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GBS Amended Settlement: A status update
GBS Amended Settlement: A status update
GBS Amended Settlement: A status update
GBS Amended Settlement: A status update
GBS Amended Settlement: A status update
GBS Amended Settlement: A status update
GBS Amended Settlement: A status update
GBS Amended Settlement: A status update
GBS Amended Settlement: A status update
GBS Amended Settlement: A status update
GBS Amended Settlement: A status update
GBS Amended Settlement: A status update
GBS Amended Settlement: A status update
GBS Amended Settlement: A status update
GBS Amended Settlement: A status update
GBS Amended Settlement: A status update
GBS Amended Settlement: A status update
GBS Amended Settlement: A status update
GBS Amended Settlement: A status update
GBS Amended Settlement: A status update
GBS Amended Settlement: A status update
GBS Amended Settlement: A status update
GBS Amended Settlement: A status update
GBS Amended Settlement: A status update
GBS Amended Settlement: A status update
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GBS Amended Settlement: A status update

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An update on the Google Book Search amended settlement proposal, with discussion of some copyright issues and legislative impacts.

An update on the Google Book Search amended settlement proposal, with discussion of some copyright issues and legislative impacts.

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  • 1. Peter Brantley Open Book Alliance January 2010 Google Book Settlement v2 : A status update
  • 2. Digitization of books
  • 3. Index 1. Starting with the basics 2. Essentials of AAP/AG v. Google 3. Relation to existing copyright (©) code 4. Legislative correspondence 5. Possible ramifications
  • 4. “Scanning” basics Flickr, ioerr, “A reception for the Open Library project”
  • 5. History of project  GBS began in 2004  Arrangements with R1 G5+1 and growing  UMich, Harvard, Stanford, NYPL, Oxford; UC  Google obtains unique, impossible to duplicate corpus of books  “Snippets” for possibly in-©  Full display for public domain (PD)
  • 6. R1 books  Most books scanned from R1 universities  Sample of “G3” by OCLC:  83 percent are possibly in-© (post-1923)  93 percent are Non-Fiction (NF)  For NF books, 78 percent scholarly audience Beyond 1923, D-Lib Magazine, 11/2009 Brian Lavoie and Lorcan Dempsey, OCLC http://www.dlib.org/dlib/november09/lavoie/11lavoie.html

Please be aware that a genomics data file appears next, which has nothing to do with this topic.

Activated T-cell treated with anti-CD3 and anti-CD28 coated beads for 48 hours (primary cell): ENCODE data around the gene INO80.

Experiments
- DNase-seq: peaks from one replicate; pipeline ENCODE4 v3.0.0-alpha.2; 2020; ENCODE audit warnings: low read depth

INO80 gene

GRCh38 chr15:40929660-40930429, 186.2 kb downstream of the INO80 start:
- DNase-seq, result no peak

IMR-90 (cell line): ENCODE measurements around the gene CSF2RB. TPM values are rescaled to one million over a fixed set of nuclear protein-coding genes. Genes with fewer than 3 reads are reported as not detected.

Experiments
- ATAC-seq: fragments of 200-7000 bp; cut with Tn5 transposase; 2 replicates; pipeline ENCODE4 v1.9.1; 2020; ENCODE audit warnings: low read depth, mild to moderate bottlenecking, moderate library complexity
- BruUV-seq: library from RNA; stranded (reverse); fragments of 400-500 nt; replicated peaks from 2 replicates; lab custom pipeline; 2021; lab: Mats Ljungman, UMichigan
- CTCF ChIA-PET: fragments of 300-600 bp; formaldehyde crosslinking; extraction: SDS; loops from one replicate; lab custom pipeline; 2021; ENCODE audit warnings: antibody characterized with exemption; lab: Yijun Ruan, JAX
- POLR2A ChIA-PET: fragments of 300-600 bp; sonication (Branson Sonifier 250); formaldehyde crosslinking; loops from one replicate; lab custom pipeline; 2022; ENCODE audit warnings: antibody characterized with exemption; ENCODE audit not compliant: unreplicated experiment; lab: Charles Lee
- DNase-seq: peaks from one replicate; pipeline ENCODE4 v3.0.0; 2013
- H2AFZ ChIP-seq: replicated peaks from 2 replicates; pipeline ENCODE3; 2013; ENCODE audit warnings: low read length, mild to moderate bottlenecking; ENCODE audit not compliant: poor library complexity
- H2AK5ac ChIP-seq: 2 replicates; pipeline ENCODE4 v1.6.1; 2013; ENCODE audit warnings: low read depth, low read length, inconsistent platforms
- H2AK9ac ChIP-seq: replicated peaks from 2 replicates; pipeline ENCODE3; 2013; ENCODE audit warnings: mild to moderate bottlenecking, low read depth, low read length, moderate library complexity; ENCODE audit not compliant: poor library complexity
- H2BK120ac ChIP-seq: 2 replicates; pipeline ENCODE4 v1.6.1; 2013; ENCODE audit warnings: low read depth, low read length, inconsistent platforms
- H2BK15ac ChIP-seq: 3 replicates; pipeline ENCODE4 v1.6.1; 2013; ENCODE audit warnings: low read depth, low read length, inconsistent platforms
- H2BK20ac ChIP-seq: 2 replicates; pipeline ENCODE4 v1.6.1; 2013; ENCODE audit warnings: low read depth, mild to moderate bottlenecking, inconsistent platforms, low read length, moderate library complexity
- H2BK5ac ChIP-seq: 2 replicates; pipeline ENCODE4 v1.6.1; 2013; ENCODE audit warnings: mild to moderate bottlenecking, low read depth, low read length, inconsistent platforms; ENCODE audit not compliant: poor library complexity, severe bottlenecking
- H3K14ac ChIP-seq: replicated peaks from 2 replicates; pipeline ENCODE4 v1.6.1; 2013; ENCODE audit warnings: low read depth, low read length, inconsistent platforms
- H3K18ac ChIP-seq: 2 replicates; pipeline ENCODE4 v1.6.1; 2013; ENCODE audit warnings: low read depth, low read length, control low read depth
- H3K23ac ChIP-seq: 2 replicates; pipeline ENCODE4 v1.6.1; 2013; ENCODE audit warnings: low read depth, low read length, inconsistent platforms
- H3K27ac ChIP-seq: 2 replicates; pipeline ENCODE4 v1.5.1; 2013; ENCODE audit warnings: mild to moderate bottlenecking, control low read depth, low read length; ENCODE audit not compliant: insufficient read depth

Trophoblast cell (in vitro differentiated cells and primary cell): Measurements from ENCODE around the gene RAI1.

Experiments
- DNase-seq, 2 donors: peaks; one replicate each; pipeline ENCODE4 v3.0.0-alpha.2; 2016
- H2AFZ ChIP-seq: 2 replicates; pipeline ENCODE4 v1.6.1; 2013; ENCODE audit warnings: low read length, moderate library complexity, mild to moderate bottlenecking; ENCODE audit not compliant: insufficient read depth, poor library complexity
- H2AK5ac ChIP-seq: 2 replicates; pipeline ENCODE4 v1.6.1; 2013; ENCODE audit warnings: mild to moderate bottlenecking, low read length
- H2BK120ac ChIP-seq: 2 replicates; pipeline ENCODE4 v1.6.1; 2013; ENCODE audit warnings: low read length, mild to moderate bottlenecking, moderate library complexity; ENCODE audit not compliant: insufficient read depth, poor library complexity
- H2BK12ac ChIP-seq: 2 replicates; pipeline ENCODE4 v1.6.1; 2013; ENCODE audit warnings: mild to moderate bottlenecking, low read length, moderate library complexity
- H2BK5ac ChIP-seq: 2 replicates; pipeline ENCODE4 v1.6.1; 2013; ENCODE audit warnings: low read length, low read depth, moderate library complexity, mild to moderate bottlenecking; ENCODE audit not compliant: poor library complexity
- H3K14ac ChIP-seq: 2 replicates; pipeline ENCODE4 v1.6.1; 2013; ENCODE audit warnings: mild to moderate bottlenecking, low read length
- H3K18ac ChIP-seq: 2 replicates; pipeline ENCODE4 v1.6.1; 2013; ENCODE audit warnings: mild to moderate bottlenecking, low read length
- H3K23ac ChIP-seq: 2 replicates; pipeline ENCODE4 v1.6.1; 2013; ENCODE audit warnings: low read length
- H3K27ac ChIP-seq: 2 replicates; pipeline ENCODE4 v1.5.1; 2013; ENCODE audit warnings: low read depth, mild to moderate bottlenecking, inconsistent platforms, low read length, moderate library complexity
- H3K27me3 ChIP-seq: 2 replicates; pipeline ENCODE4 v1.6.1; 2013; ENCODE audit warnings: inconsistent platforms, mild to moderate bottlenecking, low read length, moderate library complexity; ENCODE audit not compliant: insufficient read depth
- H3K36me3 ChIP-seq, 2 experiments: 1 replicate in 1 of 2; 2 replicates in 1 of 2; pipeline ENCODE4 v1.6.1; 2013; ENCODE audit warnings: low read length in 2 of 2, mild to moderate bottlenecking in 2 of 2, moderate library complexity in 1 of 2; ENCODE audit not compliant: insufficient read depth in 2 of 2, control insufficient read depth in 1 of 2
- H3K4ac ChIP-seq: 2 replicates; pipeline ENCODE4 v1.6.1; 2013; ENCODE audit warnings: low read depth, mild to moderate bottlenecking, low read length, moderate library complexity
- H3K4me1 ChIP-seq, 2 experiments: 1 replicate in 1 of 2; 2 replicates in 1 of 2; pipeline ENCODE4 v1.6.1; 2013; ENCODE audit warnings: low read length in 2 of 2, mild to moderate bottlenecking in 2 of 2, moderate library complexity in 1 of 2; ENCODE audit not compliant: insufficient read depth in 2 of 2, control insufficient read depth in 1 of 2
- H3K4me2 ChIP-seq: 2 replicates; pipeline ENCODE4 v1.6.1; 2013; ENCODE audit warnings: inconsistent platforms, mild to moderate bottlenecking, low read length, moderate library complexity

• 7. Books as data (“non display”)  Books utilized by Google many ways  Selling books directly not a primary gain  Fact mining benefits long tail search queries  Latent semantic analysis benefits general search  Real-time translation  Significant advertising income yield.
  • 8. also Partners Program  Partners Program  In-© works per contract with publishers  Multiple business models supported  Google Editions for book vending in 2010  FN: Android presents vertical solution
  • 9. AG v Google  9/2005 AG sues G for © infringement ● class action for all U Mich book authors ● class representativeness disputed  AG asserts analog > digital © violation  G asserts Fair Use defense  Precedents either way
  • 10. Publishers  Song, dance with publishers over opt-in  (Some publishers submit opt-out lists)  5 of 6 largest NYC publishers file suit  Not a class action then (among publishers)  Settlement talks commence in great secrecy  Scanning continues for > 2 years meantime
  • 11. Counting the books  At least 12M books in corpus (01/2010)  ~ 2-4M in public domain  ~ 8-10M are possibly in-©  ~ 2M are in-print, ? > to Partner Program
  • 12. Settlement basics  45M to compensate © owners ($60/$15) ($45.5M to be paid out to the lawyers.)  G funds creation of Books Rights Registry (BRR) as collecting society (with split board).  Authors and Publishers (“rightsholders”) must claim books/inserts from Google-supplied DB of titles.  Google obtains license to scan all books in the settlement and make “non-display” uses.